Today’s field report will be a bit short and photo-less, but I’ll make up for it later in the week, I promise.  Saturday we had an impromptu dolphin trip with a small group of passengers.  We saw plenty of dolphins, but none who wanted to be observed under water.  I’ll have to see if any of the surface photographs were clear enough to be used for ID purposes.  Today, we waited patiently for a group of 10 dolphins, who again, wanted nothing to do with underwater observations.  But, then came a smaller group including un-named #78 & 87 and....drum roll please....Swoosh (#36) with....second drum roll please...HER FIRST CALF!!!  I have to admit, I did not see any nursing, but the ~9 month old, male youngster was in close proximity to Swoosh and she had swollen mammaries!  If I can manage to pull a still image from the underwater video, I will share it later in the week.  Congratulations Swoosh!! 

Until tomorrow,

Kel

 

Leaping C2-3 Bimini 2008Yesterday was another exceptionally calm day, but we did need to be a bit more patient to see the dolphins.  We saw them shortly after 1800.  It was a group of 12 Atlantic spotted dolphins, including this little one leaping!

 

The group was moving too fast to observe them underwater, but we did follow them for over 1 hour and I was actually able to capture usable ID photos from the surface.  That is rare for the spotted dolphins, whose spot patterns are used for ID purposes.  Read more: Calm Again

 

 Yesterday was amazing.  The sea was so flat, it felt as if Bimini 2008 Tt fluke

we could see all the way to Africa.  But, luckily, we barely

needed to leave the harbor in order to see dolphins!  We began the day at 1536 and by 1603 we were in the midst of nearly 20 bottlenose dolphins.  I chose to stay aboard the boat & focus on capturing dorsal fin photographs for photo-ID.  Among were several nurse sharks, which is typical while the dolphins feed.  They dolphins were busy; it appeared that they were feeding, but there was also a bit of socializing/mating going on.  After 40 minutes of observation, we headed out in search of spotteds...And spotteds we found. Read more: Could there BE any more dolphins?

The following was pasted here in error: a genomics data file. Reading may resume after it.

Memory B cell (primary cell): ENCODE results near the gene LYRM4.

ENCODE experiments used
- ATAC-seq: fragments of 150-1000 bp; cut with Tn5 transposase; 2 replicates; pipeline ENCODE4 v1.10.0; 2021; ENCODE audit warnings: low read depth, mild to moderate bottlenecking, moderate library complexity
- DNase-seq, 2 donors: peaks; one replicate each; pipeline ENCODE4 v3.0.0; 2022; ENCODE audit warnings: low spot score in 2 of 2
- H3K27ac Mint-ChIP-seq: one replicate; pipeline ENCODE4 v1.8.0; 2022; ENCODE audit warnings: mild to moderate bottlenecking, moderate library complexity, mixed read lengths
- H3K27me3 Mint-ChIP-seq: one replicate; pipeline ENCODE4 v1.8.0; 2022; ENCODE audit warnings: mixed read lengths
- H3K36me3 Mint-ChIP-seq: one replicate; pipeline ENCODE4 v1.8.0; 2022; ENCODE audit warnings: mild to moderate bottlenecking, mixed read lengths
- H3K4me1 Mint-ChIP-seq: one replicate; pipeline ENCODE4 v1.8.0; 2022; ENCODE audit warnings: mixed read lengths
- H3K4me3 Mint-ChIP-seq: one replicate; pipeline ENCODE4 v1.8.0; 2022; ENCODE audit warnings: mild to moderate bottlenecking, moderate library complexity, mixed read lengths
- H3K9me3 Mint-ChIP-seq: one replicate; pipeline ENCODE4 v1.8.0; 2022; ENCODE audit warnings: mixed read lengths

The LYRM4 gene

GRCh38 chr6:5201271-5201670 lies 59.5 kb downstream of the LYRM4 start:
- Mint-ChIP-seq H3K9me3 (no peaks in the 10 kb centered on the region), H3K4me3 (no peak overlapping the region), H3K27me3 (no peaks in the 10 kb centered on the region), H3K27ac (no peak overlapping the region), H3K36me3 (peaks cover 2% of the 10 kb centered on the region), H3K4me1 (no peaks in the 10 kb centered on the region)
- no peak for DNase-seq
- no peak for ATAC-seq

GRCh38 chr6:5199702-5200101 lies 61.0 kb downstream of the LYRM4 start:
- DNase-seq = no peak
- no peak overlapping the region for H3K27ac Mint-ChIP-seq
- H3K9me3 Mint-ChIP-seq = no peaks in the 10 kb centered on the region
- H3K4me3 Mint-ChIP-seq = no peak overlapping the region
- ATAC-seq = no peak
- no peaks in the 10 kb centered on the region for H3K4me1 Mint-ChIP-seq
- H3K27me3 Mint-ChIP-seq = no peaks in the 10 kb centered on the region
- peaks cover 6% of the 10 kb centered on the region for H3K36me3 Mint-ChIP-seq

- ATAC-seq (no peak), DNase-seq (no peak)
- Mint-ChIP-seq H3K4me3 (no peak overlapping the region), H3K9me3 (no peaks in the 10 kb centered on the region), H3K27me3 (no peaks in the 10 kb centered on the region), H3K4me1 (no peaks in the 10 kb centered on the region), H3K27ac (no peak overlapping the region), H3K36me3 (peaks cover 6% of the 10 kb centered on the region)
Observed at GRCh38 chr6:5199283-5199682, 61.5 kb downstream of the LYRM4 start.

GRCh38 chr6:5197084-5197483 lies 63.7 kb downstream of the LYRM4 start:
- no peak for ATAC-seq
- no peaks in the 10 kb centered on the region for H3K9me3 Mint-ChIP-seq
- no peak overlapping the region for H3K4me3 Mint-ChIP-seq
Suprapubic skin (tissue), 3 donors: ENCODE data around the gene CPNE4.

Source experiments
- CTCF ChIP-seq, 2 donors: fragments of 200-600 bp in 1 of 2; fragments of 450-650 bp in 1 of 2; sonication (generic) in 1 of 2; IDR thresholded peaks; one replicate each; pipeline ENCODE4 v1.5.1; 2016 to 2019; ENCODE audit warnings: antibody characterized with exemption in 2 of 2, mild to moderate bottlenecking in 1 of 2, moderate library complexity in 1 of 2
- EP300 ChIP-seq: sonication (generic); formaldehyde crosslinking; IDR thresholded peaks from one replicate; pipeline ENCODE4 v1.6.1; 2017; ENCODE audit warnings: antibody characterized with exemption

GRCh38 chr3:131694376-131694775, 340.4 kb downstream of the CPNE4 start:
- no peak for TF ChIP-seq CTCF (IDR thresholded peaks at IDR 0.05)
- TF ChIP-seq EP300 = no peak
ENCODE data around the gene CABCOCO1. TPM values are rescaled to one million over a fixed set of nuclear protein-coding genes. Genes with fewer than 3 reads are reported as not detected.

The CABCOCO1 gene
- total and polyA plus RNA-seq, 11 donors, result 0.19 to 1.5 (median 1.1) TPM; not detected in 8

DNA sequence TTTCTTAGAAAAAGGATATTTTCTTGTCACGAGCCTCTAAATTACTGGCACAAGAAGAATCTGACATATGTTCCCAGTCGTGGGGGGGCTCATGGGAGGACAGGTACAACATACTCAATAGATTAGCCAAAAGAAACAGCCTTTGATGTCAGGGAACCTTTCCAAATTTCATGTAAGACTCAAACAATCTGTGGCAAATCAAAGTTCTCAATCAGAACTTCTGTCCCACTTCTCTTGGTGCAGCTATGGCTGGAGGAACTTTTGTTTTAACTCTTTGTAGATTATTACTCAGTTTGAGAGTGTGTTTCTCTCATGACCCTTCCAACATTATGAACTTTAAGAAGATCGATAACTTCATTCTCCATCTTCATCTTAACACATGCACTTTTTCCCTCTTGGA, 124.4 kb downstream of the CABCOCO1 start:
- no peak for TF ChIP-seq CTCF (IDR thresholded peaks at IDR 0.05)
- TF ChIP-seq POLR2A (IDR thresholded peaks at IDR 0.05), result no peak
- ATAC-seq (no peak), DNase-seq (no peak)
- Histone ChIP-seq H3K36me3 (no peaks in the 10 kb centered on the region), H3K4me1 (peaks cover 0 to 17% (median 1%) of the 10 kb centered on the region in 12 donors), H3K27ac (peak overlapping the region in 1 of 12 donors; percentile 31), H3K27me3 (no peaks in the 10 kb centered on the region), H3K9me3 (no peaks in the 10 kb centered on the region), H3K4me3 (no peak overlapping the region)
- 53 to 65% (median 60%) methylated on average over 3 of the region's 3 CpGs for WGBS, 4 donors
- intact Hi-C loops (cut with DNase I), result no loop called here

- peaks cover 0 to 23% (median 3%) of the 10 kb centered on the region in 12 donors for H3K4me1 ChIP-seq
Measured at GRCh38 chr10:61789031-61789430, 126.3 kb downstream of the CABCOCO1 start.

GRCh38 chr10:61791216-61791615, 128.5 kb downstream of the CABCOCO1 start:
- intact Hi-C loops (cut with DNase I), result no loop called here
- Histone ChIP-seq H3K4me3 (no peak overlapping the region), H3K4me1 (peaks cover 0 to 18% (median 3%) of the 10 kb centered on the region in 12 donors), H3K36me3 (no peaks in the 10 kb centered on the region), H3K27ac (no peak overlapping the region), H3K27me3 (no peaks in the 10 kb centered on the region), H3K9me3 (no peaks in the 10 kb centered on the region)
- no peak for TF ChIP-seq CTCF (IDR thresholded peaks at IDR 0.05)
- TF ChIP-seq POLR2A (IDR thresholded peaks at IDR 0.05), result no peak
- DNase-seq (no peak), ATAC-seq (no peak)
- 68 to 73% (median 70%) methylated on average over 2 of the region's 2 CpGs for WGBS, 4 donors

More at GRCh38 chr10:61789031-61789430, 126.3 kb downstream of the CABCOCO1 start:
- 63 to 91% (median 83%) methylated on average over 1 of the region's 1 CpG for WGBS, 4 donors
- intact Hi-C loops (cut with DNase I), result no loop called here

Well, yesterday was Tabby & Adam’s last full day in Bimini – and it was a busy one!  With some office tasks tackled early we headed to our weekly presentation (thank you passengers!) at 1030.  Then it was on boat at 1300.  There was an extended snorkel stopped planned, so we prepared for a long day on the boat.  We were not disappointed as we saw many dolphins.  Click below (Read More) to hear about the rest of our day or click Shop > Adopt-a-Dolphin from the menu above to find out how you can support DCP by becoming a spotted dolphin parent today!

Read more: Goodbye Interns

 

Although we only gathered a short clip of video data, we did have a long day of observing Atlantic spotted dolphins.  We came upon three separate sub-groups of mostly adults & sub-adults – who were much more interested in themselves than us as they cruised south at 3 knots in a busy mating ball.  This is always cool to watch, although a bit disappointed not to have the underwater view. 

But, we did see: Buster (#04), Lumpy (#17), Split Jaw (#22), Lone Star (#56), Billy (#64), un-named #78, 79 & 87.  Very busy! 

Until tomorrow,

Kel, Tabby & Adam

 

Bimini ID25

 

Today we were happily back on the ocean.  It was a full boat with scattered dolphins all about, including Freckles (#15), Cerra (#38), Lone Star (#56), un-named #25 and plenty of calves.  Tabby & Adam were able to collect some great still photographs for the ID catalog.  Everyone:  Meet Bimini Atlantic spotted dolphin ID#25! Read more: After a week on land, today we were back on the boat